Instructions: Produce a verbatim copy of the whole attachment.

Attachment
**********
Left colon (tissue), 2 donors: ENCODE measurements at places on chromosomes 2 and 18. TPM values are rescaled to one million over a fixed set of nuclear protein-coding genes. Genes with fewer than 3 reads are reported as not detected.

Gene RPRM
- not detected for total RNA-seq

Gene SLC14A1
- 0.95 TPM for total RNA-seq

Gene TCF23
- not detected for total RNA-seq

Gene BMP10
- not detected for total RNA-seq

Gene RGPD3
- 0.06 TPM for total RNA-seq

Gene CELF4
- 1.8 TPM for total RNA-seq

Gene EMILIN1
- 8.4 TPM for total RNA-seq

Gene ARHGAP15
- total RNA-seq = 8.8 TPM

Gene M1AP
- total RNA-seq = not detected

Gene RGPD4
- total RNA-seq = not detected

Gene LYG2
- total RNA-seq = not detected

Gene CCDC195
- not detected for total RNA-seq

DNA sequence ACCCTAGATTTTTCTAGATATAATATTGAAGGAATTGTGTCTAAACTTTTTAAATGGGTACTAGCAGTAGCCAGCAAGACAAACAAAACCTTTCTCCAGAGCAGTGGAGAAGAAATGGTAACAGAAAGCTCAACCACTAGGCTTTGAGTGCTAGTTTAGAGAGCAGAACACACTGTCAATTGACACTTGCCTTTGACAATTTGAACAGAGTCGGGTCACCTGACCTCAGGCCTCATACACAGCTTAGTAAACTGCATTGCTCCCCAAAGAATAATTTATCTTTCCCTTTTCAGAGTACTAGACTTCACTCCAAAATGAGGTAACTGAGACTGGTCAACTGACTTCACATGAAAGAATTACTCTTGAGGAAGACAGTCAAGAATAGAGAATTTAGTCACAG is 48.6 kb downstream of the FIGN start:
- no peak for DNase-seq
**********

Left colon (tissue), 2 donors: ENCODE measurements at places on chromosomes 2 and 18. TPM values are rescaled to one million over a fixed set of nuclear protein-coding genes. Genes with fewer than 3 reads are reported as not detected.

Gene RPRM
- not detected for total RNA-seq

Gene SLC14A1
- 0.95 TPM for total RNA-seq

Gene TCF23
- not detected for total RNA-seq

Gene BMP10
- not detected for total RNA-seq

Gene RGPD3
- 0.06 TPM for total RNA-seq

Gene CELF4
- 1.8 TPM for total RNA-seq

Gene EMILIN1
- 8.4 TPM for total RNA-seq

Gene ARHGAP15
- total RNA-seq = 8.8 TPM

Gene M1AP
- total RNA-seq = not detected

Gene RGPD4
- total RNA-seq = not detected

Gene LYG2
- total RNA-seq = not detected

Gene CCDC195
- not detected for total RNA-seq

DNA sequence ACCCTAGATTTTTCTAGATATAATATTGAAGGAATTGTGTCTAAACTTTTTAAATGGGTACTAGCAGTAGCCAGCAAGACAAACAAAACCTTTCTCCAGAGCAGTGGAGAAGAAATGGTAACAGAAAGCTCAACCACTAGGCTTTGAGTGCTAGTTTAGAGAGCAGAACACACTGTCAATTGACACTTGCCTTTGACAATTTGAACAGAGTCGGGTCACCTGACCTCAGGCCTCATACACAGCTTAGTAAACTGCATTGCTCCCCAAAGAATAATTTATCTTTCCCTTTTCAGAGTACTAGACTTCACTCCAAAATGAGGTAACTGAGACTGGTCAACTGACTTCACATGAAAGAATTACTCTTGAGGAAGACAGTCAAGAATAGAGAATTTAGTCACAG is 48.6 kb downstream of the FIGN start:
- no peak for DNase-seq